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Support the Public Service Freedom to Negotiate Act

“Today I joined my union family to help @RepCartwright introduce the Public Service Freedom to Negotiate Act,” NEA Vice President Princess Moss tweeted on Oct. 26. “There’s no basic federal standard to allow workers to join a union. That needs to change. Take action and join our call.”

The Public Service Freedom to Negotiate Act (H.R. 5727) would ensure that public service workers can join together in a union that they select; bargain over wages, hours, and terms and conditions of employment; access dispute resolution mechanisms; and exercise other key rights that come with having a voice on the job. Being able to negotiate with their employers will help public service workers raise their families’ standard of living, advocate for the work they do, and give educators a voice to advocate for what their students need.

The COVID-19 pandemic has underscored the vital contributions of the public service workers who help make our communities safe and livable: educators, nurses, EMS personnel, custodians, firefighters, child-care providers, transit operators, social workers, and much more. Over and over again, we’ve seen them go beyond their job descriptions, putting themselves at risk to take care of the most vulnerable among us. Yet in many places, they do not have a say in their working conditions or the jobs they do. Public service workers deserve better.


Email your representative and urge them to support the Public Service Freedom to Negotiate Act.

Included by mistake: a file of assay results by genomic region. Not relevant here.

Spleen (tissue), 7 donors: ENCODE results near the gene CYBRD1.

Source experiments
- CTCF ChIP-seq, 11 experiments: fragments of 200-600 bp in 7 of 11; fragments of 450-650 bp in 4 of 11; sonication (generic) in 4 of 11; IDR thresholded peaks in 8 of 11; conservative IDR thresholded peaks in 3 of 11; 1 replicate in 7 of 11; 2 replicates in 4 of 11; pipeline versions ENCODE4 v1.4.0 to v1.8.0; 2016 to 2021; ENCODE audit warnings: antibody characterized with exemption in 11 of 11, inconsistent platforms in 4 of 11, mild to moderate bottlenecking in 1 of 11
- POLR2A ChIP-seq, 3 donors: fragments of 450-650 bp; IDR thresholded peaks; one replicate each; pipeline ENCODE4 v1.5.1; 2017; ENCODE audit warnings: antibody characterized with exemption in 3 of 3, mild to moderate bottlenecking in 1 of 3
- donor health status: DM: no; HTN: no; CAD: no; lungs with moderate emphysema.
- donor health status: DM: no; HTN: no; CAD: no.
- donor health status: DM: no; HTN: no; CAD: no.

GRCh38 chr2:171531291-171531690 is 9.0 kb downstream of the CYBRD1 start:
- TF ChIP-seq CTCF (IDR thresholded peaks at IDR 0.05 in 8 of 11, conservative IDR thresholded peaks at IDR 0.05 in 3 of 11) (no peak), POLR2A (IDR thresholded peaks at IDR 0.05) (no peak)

5 responses to “Support the Public Service Freedom to Negotiate Act

  1. My parents were union members, and were glad of it. Union members stand a much better chance against the corporations that employ them, than do individuals on their own. Unfortunately, there was never a hint of union organizing in the profession I worked in–insurance. Working for insurance companies reminded me being back in the military. Employees were numbers, not people. I worked at one company for nine years. It consolidated four offices around Calif., into one, in Sacramento. For the next seven years, it didn’t hire one new person, and attrition whittled down the work force into a skeleton crew. The work load was out of control. That wouldn’t have happened with a union.

  2. The unfettered right to collective bargaining and to collectively withhold one’s labor are civil and human rights issues.

    Oh America, Our democracy, Where Art Thou?

  3. Let’s not wait until all public service employees decide to quit their jobs to look for something else that will show them a little more appreciation and respect.

  4. Now is the time to work together to obtain proper prices of medicine and other important life support equipment.

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